Writing a will when not married

Laws of intestacy are a set of rules about who inherits what you own if you die without a will. Whether or not you are married, these laws will have very different effects.

If you are married or in a civil partnership, your partner isn’t exactly legally entitled to anything if you die. On the other hand, if you aren’t married or in a civil partnership, your partner is entitled to:

  • £250,000 of what you own; and
  • 50% of what you own above that figure if you have children.

If you’re not married or in a civil partnership, it doesn’t matter before the court how long you’ve been together, how long you’ve lived together, and how many kids you’ve had together.

No will means no automatic rights 

There is no way to ensure that your partner gets anything when you die if you haven’t made it official by writing a will. Your partner will be left with no automatic legal rights to inherit.

According to a solicitor, James Buchan, you have to have a will if you are unmarried (compared to when you are married or in a civil partnership) if you want to protect your partner.

The rules of intestacy will kick in when someone dies without a will which means that your surviving partner can lose not just a home, a source of income, but legal rights and legal say over who gets what and when. During a time of loss and grief, this is not very ideal.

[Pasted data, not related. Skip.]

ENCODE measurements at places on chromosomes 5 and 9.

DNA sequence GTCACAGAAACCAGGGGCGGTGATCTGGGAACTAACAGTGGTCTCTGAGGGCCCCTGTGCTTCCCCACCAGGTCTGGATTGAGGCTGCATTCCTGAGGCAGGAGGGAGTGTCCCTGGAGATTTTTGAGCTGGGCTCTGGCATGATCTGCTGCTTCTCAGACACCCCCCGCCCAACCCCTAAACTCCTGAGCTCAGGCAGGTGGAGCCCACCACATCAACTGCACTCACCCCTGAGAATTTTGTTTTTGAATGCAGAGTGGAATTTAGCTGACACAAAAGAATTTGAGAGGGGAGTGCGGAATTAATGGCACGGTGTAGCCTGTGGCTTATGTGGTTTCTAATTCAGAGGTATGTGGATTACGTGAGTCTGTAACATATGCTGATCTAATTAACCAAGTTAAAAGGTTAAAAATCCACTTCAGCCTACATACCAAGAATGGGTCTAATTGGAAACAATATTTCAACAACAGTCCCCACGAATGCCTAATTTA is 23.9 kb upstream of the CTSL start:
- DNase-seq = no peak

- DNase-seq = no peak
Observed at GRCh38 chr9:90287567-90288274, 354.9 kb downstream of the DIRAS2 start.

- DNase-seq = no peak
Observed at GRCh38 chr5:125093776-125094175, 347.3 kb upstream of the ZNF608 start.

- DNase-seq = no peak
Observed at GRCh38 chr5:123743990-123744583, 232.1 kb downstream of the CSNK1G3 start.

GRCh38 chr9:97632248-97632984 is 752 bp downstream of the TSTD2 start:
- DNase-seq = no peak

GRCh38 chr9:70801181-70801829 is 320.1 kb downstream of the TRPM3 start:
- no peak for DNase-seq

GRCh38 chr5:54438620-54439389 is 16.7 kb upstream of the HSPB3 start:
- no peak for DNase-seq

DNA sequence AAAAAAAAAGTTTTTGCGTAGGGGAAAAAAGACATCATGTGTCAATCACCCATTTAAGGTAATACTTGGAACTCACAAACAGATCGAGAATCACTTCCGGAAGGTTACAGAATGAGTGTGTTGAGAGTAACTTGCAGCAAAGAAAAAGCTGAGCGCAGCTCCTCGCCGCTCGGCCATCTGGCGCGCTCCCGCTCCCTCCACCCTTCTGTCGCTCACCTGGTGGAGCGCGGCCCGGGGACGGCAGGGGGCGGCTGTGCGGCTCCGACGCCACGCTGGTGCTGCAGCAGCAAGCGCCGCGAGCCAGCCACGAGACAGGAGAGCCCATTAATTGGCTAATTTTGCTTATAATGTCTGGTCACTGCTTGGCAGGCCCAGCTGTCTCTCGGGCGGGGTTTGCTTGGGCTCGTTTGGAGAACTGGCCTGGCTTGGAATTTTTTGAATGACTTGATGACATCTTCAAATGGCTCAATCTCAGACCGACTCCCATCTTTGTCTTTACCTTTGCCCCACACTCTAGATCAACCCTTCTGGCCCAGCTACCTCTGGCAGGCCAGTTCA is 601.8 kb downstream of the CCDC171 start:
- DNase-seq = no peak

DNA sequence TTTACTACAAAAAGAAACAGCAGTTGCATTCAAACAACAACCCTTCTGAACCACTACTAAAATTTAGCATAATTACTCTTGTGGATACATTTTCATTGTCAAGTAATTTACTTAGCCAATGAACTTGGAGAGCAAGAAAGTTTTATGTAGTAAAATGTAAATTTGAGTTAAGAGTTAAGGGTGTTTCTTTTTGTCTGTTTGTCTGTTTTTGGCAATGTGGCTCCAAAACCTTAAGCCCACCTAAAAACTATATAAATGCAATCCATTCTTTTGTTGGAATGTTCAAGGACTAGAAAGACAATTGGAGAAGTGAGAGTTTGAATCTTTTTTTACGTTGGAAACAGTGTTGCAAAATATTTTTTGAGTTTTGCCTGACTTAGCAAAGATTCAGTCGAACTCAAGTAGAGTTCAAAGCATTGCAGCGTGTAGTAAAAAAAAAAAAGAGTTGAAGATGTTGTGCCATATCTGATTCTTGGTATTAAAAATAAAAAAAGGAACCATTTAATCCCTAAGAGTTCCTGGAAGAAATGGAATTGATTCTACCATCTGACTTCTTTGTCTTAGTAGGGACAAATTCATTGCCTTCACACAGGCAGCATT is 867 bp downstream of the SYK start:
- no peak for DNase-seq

If I don’t have a will, who will inherit from me?

Dying “intestate” is when you die without a will at the time of death or what is called “rules of intestacy”. These rules usually do not accommodate modern family situations. Strict inheritance laws will apply during instances like this. It usually dictates how everything you own (estate) should and will be distributed.

Consider writing up a cohabitation agreement

For your partner to have a legal entitlement to jointly-funded assets, cohabitation agreements will ensure that. A cohabitation agreement sets out exactly what assets each partner is bringing to the relationship and how they should be divided in the event of the relationship breaking down such as death. This includes:

  • properties;
  • contents;
  • personal belongings;
  • savings; and
  • mortgage deposit and repayments (at times).

Taking note of mortgage deposit and repayments can be especially important if the property by a partner but the other has helped in paying for the mortgage. Unless stated and set out in the agreement, the other partner has no legal claim to the property if they decide to split up.

As much as it helps sort things out when you die, a cohabitation agreement can also:

  • be used to clarify areas of potential conflicts—e.g. bills responsibility, credit card and/or bank account-related concerns;
  • cover daily matters such as how your household is run; and
  • set out how you intend to support any children you might have together.

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